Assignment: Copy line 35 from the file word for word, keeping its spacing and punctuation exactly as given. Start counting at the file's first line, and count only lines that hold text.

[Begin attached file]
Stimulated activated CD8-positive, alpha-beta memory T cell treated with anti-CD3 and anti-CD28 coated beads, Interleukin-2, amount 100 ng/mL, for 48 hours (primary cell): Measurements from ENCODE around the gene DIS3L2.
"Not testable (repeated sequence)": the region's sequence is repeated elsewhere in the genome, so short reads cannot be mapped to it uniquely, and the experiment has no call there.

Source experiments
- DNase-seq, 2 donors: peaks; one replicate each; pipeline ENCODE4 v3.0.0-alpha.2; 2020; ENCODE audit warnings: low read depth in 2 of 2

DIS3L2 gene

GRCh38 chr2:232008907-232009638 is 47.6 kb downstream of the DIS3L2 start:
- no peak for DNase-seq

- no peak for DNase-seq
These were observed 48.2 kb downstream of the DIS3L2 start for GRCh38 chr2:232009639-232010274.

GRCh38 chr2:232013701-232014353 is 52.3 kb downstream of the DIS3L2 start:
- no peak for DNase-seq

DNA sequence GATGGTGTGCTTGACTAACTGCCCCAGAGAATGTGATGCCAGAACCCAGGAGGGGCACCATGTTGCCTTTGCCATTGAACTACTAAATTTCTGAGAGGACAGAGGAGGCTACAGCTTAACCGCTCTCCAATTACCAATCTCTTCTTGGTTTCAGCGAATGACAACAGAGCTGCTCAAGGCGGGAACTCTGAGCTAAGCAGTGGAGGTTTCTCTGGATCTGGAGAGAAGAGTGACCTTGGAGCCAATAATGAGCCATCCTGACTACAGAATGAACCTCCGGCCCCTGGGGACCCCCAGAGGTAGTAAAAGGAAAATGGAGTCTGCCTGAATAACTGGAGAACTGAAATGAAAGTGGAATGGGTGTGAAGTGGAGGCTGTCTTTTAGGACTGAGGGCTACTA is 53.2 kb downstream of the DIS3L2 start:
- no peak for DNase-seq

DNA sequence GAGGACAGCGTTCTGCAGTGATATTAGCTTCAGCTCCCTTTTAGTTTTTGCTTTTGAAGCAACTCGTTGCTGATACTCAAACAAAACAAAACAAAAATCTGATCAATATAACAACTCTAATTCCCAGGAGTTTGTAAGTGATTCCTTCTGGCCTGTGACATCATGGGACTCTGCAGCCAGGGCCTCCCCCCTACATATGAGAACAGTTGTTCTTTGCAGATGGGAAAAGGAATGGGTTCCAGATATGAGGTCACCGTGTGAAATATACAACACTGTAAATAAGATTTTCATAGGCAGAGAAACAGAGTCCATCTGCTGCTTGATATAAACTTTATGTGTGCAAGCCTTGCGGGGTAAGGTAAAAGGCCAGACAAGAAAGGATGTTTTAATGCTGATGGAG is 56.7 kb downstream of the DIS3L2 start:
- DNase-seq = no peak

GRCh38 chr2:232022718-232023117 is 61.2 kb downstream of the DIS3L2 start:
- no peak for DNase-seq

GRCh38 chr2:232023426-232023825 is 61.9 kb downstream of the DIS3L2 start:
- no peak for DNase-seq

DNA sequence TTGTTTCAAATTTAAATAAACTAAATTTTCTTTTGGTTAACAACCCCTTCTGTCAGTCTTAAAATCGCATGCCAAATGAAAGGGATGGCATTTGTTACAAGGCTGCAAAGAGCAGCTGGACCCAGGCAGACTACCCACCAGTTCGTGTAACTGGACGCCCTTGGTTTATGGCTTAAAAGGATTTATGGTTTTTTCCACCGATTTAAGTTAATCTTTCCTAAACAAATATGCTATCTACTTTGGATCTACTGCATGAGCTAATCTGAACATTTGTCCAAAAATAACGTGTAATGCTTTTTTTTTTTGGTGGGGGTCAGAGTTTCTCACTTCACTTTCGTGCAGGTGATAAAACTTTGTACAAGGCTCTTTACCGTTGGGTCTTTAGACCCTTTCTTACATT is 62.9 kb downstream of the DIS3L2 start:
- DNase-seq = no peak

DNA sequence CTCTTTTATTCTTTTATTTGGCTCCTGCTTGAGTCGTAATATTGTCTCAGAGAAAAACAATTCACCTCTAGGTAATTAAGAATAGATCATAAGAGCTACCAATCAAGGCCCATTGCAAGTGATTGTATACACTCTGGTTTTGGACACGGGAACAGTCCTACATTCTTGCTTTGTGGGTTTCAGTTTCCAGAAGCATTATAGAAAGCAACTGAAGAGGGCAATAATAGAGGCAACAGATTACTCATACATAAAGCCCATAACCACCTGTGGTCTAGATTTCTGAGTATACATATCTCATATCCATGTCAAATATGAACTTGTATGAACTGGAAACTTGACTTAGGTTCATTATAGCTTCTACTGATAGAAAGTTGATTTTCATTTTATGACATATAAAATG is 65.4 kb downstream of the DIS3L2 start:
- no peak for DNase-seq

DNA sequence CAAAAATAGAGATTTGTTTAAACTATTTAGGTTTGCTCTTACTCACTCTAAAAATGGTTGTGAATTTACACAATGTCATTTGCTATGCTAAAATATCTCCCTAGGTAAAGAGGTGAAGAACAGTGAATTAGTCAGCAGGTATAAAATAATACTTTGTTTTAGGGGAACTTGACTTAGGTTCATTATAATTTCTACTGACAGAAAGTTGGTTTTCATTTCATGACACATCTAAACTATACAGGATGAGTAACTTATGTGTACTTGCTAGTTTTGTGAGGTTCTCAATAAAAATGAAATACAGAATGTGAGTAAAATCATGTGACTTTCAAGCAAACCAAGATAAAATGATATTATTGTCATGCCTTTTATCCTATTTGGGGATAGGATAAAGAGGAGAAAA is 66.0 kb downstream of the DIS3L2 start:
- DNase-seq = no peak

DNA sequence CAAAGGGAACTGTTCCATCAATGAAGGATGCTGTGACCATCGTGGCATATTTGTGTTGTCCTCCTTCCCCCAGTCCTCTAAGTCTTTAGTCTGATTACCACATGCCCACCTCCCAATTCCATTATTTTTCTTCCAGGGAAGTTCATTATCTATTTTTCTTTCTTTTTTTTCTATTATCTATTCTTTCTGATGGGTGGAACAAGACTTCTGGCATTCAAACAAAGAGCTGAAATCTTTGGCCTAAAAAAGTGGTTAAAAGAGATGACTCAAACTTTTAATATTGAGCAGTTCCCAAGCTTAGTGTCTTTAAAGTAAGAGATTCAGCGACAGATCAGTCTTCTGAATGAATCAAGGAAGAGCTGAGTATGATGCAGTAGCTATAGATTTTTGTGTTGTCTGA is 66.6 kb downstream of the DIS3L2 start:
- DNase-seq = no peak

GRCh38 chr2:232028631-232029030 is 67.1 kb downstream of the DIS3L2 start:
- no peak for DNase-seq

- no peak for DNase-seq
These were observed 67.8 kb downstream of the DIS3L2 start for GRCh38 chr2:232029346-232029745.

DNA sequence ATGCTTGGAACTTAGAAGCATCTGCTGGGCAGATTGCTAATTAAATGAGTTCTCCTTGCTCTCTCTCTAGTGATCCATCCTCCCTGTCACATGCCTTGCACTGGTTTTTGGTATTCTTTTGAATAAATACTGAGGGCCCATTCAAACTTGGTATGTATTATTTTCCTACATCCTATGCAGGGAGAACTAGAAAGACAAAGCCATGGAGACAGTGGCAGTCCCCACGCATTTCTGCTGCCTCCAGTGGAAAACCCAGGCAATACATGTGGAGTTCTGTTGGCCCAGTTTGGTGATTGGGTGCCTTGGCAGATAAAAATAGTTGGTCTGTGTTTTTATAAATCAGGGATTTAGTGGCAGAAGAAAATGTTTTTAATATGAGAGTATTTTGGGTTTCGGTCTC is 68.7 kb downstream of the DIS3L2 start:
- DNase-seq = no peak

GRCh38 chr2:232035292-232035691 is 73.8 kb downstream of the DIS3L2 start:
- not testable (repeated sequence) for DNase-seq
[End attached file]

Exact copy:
- not testable (repeated sequence) for DNase-seq